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Amazing Gestures of Resistance at the Museum of Contemporary Craft 2020

| November 4, 2020 | 0 Comments
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Amazing Gestures of Resistance at the Museum of Contemporary Craft

Over the next six months, visitors to the Museum of Contemporary Craft in Portland, Oregon, will be able to observe the day-to-day studio practices of eight artists as they participate in a conceptually provocative and communally based art performance. Working sequentially over two-day to three-week periods, the artists, comprised of six individuals and one pair and ranging from woodworkers to a seamstress, will work in the museum’s first floor gallery. There they will add to, modify, or subtract from the objects of their colleagues. In doing so, the artists will physically illustrate the game of “Telephone,” in which the initial and final phrases, in this case environments, are almost guaranteed to be different.

The show, “Gestures of Resistance,” is the brainchild of Judith Leemann and Shannon Stratton, two academic artists with positions at Massachusetts College of Art and Design and The School of the Art Institute of Chicago, respectively. Leemann is also the lead artist-in-residence at the Design Studio for Social Interference, Boston; while Stratton is the director and co-founder of Three Walls, Chicago. In curating “Gestures of Resistance,” Leeman and Stratton have selected eight early-career, politically-minded artists to play a game that evolves as each artist or team of artists occupies and performs in the museum’s first floor gallery. Each of the artists works in a different media, but all have emphasized an attention to craft and process in their individual practices. The curators have seized upon the dynamic of craft- process over object – to investigate a weighty collection of sociological and poitical ideas, including “slowness,” consumption of mass-produced goods, and queer propaganda.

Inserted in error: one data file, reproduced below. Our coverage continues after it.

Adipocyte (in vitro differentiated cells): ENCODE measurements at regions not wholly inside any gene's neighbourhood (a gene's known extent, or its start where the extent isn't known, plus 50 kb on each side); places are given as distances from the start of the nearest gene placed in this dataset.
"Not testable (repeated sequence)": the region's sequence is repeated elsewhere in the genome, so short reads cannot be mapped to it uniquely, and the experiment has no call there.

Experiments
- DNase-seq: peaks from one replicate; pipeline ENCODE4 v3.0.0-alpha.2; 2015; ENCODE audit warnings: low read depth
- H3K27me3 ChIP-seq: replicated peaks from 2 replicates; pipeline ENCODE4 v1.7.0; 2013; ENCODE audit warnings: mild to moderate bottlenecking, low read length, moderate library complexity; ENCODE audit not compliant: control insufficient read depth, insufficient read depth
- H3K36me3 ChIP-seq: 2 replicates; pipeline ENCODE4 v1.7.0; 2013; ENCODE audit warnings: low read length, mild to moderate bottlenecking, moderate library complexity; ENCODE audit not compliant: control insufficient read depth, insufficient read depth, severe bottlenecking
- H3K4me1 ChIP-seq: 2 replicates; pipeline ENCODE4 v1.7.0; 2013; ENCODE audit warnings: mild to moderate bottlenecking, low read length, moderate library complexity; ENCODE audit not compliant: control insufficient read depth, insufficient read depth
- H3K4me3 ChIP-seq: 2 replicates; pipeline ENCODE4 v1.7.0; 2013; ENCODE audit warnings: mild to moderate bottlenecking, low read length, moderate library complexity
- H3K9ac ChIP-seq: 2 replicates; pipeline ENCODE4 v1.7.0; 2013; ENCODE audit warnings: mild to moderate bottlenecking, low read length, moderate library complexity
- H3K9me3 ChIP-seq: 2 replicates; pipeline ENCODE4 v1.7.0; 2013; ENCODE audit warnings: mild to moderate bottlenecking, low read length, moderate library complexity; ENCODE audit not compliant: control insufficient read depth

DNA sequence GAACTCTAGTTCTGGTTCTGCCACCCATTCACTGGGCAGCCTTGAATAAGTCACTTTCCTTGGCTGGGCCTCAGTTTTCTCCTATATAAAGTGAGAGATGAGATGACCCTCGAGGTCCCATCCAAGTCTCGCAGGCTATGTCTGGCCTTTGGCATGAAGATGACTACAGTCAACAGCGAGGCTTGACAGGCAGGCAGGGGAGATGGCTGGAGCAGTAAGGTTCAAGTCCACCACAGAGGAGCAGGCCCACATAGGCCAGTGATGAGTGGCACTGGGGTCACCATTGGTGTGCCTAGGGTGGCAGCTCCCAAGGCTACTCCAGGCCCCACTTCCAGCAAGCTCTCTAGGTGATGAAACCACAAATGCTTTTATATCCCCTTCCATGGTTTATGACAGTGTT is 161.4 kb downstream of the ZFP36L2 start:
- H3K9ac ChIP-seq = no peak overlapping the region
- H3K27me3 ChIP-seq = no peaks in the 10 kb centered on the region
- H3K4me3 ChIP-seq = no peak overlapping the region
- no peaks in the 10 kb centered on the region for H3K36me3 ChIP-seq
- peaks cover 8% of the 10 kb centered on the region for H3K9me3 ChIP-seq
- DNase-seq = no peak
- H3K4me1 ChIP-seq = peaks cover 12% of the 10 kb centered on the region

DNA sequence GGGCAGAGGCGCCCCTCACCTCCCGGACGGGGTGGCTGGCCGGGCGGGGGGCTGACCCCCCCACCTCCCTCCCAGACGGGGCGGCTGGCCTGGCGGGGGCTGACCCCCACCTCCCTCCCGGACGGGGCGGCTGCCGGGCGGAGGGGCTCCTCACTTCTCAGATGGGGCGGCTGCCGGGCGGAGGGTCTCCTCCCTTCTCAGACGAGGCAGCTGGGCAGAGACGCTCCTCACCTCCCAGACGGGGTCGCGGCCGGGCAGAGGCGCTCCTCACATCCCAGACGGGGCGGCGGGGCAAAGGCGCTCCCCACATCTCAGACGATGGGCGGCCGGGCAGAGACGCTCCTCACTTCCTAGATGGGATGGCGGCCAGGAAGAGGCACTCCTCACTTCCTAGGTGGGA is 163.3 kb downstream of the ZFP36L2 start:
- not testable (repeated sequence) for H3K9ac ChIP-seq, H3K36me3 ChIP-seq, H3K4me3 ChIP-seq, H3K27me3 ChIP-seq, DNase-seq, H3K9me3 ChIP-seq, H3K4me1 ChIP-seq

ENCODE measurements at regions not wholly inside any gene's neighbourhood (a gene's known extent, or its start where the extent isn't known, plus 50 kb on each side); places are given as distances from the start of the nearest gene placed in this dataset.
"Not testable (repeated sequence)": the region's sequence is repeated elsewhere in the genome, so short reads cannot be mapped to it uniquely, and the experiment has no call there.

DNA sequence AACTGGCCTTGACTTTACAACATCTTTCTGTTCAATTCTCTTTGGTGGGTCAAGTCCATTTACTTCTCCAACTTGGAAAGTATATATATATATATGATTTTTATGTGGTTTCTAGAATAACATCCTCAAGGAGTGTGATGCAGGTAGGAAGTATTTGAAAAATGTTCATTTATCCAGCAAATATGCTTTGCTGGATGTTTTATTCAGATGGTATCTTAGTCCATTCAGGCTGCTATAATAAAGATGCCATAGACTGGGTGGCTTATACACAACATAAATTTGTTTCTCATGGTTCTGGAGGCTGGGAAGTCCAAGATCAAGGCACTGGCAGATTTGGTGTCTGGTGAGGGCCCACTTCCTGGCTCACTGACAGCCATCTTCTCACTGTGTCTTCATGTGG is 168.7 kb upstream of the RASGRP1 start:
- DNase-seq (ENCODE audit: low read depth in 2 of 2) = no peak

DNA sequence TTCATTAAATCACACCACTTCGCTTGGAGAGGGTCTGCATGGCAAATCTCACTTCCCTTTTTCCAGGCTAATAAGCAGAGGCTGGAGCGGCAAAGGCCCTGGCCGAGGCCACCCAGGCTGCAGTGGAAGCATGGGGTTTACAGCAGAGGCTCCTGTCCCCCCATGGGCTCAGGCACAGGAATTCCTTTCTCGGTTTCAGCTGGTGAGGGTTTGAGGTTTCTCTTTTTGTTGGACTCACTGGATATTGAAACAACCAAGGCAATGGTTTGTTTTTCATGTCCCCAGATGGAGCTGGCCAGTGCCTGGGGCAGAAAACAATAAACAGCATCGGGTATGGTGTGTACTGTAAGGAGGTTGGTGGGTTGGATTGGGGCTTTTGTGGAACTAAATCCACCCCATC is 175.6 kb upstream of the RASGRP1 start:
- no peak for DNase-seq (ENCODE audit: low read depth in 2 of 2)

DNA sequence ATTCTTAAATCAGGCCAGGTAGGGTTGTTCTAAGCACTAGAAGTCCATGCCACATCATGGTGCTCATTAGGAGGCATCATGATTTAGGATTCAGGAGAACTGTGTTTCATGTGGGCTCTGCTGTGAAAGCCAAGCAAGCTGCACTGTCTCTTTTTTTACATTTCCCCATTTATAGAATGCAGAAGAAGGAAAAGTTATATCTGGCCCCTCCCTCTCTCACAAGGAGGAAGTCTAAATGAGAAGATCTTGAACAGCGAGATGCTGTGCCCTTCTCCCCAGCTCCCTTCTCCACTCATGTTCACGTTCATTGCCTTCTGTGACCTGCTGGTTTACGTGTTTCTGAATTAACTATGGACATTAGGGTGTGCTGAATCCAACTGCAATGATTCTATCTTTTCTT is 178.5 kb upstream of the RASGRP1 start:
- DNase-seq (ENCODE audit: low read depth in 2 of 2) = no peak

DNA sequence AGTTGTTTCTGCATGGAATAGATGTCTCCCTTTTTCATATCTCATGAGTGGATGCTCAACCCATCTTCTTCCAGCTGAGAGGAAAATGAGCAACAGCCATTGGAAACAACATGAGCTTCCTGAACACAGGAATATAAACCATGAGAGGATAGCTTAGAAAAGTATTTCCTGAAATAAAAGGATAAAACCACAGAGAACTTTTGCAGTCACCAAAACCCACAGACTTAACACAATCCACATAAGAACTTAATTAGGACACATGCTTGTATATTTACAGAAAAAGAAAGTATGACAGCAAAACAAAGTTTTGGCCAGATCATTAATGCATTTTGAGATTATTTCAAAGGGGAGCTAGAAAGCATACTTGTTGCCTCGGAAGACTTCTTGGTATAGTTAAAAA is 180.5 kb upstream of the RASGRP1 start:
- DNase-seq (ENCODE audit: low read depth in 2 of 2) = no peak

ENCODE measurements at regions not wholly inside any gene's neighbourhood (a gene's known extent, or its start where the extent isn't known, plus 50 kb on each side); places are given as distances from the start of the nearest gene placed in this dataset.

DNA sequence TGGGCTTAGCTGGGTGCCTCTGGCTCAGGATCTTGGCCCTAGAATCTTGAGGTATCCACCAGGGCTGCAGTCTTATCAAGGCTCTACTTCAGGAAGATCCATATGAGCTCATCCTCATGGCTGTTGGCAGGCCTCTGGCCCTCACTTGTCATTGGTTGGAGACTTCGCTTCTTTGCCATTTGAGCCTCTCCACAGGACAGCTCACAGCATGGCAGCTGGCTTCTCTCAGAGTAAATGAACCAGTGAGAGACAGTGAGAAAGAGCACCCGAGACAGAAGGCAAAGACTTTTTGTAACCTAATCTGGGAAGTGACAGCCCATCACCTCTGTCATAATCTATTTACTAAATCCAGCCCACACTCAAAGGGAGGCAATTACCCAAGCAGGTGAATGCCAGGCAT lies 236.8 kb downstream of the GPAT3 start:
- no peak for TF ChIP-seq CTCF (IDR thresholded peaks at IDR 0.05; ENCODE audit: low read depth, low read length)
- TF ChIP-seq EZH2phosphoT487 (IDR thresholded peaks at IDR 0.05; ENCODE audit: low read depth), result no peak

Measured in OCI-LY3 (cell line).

woodworkers

In participating in the show, the artists implicitly acknowledge that what they are making matters less than why and how they are making it. Additionally, by allowing subsequent artists to manipulate or destroy preceding products, the artists incorporate ideas of hubris and impermanence into a section of cultural expression that usually holds the artist’s vision as sacred and the final work as inviolate.

A darker side of the project and one that Leeman and Stratton fail to explicate is that by devaluing the final object, they and the artists are complicit in a type of cultural deflation which undermines the very processes of craft that they are trying to extol. If the product of craft is removed from the equation of “process leads to object,” then the process is purposeless. It will be exciting to see if, at the end of the six months, Leemann and Stratton’s experiment will have killed craft by making it as meaningless as our “throw away” culture may or may not be.

 Museum of Contemporary Craft in Portland, Oregon.

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